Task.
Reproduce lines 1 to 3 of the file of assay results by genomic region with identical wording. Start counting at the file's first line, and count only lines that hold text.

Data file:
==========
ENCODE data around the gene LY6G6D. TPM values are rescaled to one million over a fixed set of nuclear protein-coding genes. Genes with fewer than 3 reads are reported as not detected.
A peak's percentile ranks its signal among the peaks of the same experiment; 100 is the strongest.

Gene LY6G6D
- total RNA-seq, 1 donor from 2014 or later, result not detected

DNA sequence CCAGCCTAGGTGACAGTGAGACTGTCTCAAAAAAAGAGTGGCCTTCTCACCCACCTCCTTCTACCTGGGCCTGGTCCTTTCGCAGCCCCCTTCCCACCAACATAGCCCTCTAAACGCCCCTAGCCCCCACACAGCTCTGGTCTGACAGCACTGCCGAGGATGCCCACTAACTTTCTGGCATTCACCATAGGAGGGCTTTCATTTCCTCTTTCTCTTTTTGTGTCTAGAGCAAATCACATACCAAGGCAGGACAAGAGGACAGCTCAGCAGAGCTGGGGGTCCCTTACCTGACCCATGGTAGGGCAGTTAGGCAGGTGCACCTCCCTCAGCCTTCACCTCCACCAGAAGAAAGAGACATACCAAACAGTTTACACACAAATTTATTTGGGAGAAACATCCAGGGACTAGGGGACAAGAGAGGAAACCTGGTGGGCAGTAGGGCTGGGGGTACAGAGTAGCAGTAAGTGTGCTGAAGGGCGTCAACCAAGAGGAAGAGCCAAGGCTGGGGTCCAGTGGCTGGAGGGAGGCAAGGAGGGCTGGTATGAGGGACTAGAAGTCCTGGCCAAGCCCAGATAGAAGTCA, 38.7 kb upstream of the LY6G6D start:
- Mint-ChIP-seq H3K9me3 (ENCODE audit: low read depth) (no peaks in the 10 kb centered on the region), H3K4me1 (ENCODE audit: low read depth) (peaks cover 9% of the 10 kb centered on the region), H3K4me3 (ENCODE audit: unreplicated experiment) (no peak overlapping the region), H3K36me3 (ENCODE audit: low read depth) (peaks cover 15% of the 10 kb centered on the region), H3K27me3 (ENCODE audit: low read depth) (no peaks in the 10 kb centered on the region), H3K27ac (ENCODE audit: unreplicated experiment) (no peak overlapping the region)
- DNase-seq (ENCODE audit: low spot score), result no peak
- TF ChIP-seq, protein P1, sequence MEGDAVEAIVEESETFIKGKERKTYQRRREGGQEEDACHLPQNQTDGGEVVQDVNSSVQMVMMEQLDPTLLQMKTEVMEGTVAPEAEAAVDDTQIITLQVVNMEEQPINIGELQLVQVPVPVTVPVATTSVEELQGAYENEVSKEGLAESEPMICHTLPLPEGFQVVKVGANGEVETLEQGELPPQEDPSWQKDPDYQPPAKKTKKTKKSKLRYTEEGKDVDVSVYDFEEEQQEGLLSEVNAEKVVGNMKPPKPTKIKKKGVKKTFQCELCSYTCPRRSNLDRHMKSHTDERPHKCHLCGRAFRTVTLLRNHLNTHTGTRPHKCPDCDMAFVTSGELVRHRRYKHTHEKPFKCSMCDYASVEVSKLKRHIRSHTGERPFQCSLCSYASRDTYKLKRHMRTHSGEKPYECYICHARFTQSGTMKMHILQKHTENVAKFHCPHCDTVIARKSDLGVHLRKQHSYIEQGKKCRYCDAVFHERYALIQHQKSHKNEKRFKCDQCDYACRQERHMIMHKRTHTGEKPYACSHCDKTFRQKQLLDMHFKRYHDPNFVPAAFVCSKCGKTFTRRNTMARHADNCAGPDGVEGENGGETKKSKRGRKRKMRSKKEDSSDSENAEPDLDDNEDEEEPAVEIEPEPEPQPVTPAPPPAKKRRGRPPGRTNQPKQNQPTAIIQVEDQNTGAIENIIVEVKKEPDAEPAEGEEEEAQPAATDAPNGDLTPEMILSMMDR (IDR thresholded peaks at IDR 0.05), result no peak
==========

ENCODE data around the gene LY6G6D. TPM values are rescaled to one million over a fixed set of nuclear protein-coding genes. Genes with fewer than 3 reads are reported as not detected.
A peak's percentile ranks its signal among the peaks of the same experiment; 100 is the strongest.

Gene LY6G6D